The concepts of “guilt” and “inequality” seem to be hot buttons in philanthropy these days. In reading some comments to your post, it’s the first I’ve been informed that an important objective of philanthropy is to eliminate “inequality.” I thought the purpose of many charities was to alleviate suffering and lift people up so they can stand on their own feet, not to achieve a collective social result. But then, I’ve been “out of it” for quite a while.

    Thanks for the link to Simone’s article. A real eye opener for me. Loved the Zinn quote, one I can embrace (not in the way you might expect). One kindness deserves another. Here’s a link for you folks: http://ricochet.com/main-feed/American-Catholicism-s-Pact-With-the-Devil . I know, historically, the lure of socialism has been very seductive for many charities and religious institutions, particularly the Catholic Church (as witnessed by the good Sister in the prior comment).

    In the 1930s, many priests and nuns throughout the world embraced the compelling case for socialist redistribution. If “greedy” individuals would not give voluntarily to alleviate the suffering of the destitute, would not Christ have wanted us “collectively” to mandate redistribution to relieve pain, suffering and achieve social justice and equality? That is why you see “liberation theology” to be a common and perverted strain of religious thinking particularly in Latin American countries — a kind of Christianized Marxism.

    Many “believers” in this country, Christians, Jews, and Muslims, similarly believe it is the central role of government to fairly and equitably distribute national resources. Here is where “guilt,” either secular or religious, liberal, socialist, what have you, meets the hard edges of unlimited governmental power. Ultimately, I do not see how philanthropy in a free market can coexist with socialism, even incrementally imposed as we are seeing here in the U.S.

    In philanthropy, gifts should be given voluntarily, not out of a sense of guilt or imposed responsibilty, for a specific purpose to a charity the giver believes will actually produce results. The recipient of a given charity accepts the charity, hopefully with gratitude and not a sense of entitlement, and with the ambition (if they are physically capable) to one day be self sufficient. Indeed, the giver, in a stewardship role, holds the charity responsible for achieving results, one of which (one would hope) would not be a condition of perpetual dependency. If the giver does not like the results, he or she can either stop giving or redirect their generosity to a charity that can achieve demonstrable results.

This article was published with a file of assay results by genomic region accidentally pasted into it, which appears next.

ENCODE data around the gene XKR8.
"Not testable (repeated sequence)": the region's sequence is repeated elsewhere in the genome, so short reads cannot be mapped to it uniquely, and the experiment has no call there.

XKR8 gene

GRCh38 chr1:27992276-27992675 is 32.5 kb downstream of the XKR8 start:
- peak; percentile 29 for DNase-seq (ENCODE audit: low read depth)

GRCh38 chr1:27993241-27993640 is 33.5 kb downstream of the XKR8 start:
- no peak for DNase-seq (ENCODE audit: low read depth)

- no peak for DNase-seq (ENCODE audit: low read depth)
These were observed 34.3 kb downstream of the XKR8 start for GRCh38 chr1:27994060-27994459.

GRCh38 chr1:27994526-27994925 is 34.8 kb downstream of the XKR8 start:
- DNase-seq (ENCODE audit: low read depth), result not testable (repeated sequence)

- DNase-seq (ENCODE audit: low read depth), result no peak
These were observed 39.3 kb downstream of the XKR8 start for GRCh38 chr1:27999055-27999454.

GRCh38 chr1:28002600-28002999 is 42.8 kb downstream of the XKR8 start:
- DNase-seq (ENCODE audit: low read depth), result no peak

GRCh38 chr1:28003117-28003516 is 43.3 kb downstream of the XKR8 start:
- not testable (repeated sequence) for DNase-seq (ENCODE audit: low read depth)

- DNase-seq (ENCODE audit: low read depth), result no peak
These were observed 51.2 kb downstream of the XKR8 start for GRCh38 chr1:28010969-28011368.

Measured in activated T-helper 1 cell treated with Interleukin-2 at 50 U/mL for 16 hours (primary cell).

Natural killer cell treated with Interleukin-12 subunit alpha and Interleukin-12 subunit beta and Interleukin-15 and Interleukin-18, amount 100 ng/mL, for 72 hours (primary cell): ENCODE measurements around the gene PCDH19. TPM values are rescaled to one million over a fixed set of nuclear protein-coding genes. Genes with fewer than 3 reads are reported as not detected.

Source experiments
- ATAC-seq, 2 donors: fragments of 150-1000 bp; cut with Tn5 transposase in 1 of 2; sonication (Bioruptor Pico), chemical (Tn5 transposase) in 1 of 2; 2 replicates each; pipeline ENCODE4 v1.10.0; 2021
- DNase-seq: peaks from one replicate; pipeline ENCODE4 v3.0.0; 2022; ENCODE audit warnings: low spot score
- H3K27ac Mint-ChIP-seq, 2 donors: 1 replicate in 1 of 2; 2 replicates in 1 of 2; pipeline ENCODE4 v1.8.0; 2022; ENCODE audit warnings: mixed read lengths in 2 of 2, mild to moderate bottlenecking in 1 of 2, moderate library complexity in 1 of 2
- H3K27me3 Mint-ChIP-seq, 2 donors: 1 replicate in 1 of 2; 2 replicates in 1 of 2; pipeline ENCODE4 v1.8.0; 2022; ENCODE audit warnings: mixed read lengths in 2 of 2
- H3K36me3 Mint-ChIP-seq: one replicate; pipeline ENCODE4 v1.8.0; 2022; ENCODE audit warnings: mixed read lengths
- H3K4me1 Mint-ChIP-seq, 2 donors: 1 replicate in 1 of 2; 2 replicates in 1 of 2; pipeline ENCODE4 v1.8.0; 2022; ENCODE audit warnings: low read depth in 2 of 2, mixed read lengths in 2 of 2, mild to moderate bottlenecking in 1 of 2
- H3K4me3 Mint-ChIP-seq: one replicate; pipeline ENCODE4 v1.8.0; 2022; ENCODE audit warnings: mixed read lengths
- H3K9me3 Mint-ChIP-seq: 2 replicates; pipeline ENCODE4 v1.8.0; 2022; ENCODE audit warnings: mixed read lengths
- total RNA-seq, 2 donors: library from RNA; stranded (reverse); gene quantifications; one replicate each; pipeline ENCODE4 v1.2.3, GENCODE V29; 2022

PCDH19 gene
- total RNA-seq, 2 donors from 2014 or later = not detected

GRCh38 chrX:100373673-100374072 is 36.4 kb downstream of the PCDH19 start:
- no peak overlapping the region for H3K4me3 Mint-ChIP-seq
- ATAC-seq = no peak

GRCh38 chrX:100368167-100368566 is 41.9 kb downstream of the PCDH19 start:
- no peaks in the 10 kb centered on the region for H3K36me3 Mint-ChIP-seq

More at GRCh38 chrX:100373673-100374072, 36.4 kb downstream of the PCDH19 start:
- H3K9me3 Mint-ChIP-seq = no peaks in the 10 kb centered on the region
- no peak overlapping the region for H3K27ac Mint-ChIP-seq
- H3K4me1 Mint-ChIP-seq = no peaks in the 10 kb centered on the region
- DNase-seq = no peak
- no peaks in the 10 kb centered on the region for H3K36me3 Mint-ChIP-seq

Putting government in the role of Grandaddy of Charities may sound like an efficient means to a well intentioned end. But, there are some obvious conflicts and consequences. First, the well meaning stewardship of the individual is replaced by the process of a central bureaucracy. The “giver” (taxpayer) is completely separated from the recipient of the charity so there is no real accountability. Funding is not voluntary, but mandated by force of law. Growth of government programs through the accounting fraud of “baseline budgeting” can be mandated. Moreover, results are seldom defined in terms of the “number of program recipients who no longer need assistance and are now self-sufficient,” rather success is defined by the additional numbers of people enrolled in a program. Indeed, the most pernicious dimension of these great social safety net programs is they create dependency. Sadly, I have concluded much of this is by design.

    Dependency insures the loyalty of a voting block. Is it a surprise to anyone that the government actually advertises programs that redistribute income: SNAP, SSI — even free cellular telephones? Indeed SNAP has been advertised by the FDA in Mexico (en Espanol, of course) as a way of welcoming new “immigrants” to this country. In this environment, is it a surprise to the charity community that the ruling parties are considering the elimination of the charitable deduction? Two reasons: They need the money themselves to redistribute, and secondly they believe your missions should be subsumed into their bureaucracies and control. Some of them may actually despise private philanthropy.

    A true reality check would show that free enterprise — free people pursuing their individual dreams and aspirations, with the right to freely associate and profit from their initiative and ingenuity — has been the greatest engine in this history of the world to lift people from poverty — by their own hands.